Walt passed away before his most ambitious dream could be realized. Near retirement, Roy Disney decided to stay and make sense of Walt's ideas. Roy and his team wanted to create something that would make his brother proud. Roy knew the first phase would include an updated Disneyland, resort hotels, campgrounds, and the infrastructure to support long-term development. When the time came to build EPCOT, the plans for a city was scrapped in favor of the theme park.


Magic Kingdom on opening day.


So where did Walt Disney get the idea of building a city come from?

It may have started with the success of Disneyland, which brought an avalanche of offers from other communities looking for an economic boost. His organization looked at projects in Niagara Falls, St. Louis, and his boyhood home of Marceline Missouri. As early as December 1959, Walt was in discussions with billionaire John MacArthur to build a “Community of Tomorrow” in Palm Beach, Florida that would feature a 400-acre theme park and a town of 70,000. According to Harrison “Buzz” Price, Walt and Roy Disney’s go-to guy for feasibility studies, this is when Walt started to obsess about building a city.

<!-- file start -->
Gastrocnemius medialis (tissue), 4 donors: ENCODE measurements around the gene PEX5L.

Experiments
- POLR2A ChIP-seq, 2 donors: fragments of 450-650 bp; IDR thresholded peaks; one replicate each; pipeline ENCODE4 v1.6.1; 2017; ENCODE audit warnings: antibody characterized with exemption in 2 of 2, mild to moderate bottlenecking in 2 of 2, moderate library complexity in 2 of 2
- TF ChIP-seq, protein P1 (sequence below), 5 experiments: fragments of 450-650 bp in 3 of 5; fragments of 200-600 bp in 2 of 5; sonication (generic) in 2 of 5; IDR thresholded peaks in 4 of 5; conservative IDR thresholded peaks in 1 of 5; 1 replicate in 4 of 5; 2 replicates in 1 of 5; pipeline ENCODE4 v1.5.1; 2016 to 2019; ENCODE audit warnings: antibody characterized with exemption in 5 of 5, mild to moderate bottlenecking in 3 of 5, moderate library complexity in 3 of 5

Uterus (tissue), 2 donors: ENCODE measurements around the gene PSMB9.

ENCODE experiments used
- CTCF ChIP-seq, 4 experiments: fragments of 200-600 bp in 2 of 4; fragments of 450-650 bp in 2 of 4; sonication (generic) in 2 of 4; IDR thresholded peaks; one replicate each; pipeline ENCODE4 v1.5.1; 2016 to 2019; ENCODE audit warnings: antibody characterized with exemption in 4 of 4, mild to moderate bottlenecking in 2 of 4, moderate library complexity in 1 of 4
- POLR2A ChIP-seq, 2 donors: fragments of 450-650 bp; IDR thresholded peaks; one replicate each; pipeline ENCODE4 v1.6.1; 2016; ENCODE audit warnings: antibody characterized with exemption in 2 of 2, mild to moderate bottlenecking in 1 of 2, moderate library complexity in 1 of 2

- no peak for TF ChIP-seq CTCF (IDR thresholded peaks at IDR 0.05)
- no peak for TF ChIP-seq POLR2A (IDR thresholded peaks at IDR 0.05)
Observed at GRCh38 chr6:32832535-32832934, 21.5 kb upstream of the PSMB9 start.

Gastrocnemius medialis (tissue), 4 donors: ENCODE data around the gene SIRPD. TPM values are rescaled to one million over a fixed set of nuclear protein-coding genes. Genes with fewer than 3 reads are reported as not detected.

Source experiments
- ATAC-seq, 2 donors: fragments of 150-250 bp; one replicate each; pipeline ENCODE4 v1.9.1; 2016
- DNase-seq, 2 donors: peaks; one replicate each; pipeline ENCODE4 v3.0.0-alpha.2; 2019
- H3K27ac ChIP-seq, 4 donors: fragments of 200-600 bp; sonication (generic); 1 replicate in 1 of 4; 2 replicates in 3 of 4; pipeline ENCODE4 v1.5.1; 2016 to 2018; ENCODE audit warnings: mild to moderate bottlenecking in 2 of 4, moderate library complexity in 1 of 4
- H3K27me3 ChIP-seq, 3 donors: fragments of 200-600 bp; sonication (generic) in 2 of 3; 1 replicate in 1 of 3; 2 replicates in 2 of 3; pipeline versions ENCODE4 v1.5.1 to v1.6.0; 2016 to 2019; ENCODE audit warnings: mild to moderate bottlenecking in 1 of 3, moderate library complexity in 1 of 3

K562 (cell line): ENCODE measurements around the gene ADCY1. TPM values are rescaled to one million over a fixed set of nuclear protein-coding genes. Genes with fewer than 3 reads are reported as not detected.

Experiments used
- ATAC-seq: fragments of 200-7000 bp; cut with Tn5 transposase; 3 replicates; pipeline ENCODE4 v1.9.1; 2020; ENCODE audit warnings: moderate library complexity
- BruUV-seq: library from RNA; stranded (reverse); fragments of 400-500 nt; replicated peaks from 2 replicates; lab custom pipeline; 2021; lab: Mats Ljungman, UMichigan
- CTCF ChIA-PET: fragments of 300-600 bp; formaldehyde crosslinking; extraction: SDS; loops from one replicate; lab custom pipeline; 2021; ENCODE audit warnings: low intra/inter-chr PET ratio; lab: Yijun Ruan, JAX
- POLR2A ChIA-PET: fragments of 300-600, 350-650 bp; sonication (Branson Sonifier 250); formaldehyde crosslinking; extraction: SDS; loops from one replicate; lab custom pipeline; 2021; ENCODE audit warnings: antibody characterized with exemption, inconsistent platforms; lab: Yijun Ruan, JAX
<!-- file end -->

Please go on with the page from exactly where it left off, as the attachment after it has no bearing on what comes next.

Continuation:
Harrison “Buzz” Price was asked by Walt Disney to do the analysis for the perfect location for Disneyland. He went on to advise Walt on virtually every project until Walt’s death in 1966. Buzz’s influence on the theme park business is so profound, he was the first recipient of the Lifetime Achievement Award from the Themed Entertainment Association.

By the early 1960s, Walt’s frustration with the area surrounding Disneyland and comments from people such as James Rouse must have stirred his imagination. Plus, building a city is not the sequel to Disneyland but something new. This always excited Walt.

At the beginning, the best information resources available to me was the 1966 film “EPCOT” featuring Walt Disney, the model of “Progress City” featured upstairs at the Carousel of Progress in Disneyland, and various books.



“EPCOT” was filmed on October 27, 1966. Marty Sklar drafted the script. The film begins with a history of Disneyland and the economic benefits to the surrounding community. Then Walt outlines his vision for his experimental city. Walt and the announcer describe the features, advantages, and benefits of EPCOT. Finally, Walt gave a call to action. The film’s target audience was Florida politicians and private industry. Sadly, Walt would pass away two months after he recorded the film.

Another resource was the incredibly detailed model of Progress City at Disneyland. The model was the post show for the Carousel of Progress and it was Walt’s vision for EPCOT. It was located on the second level of the show building.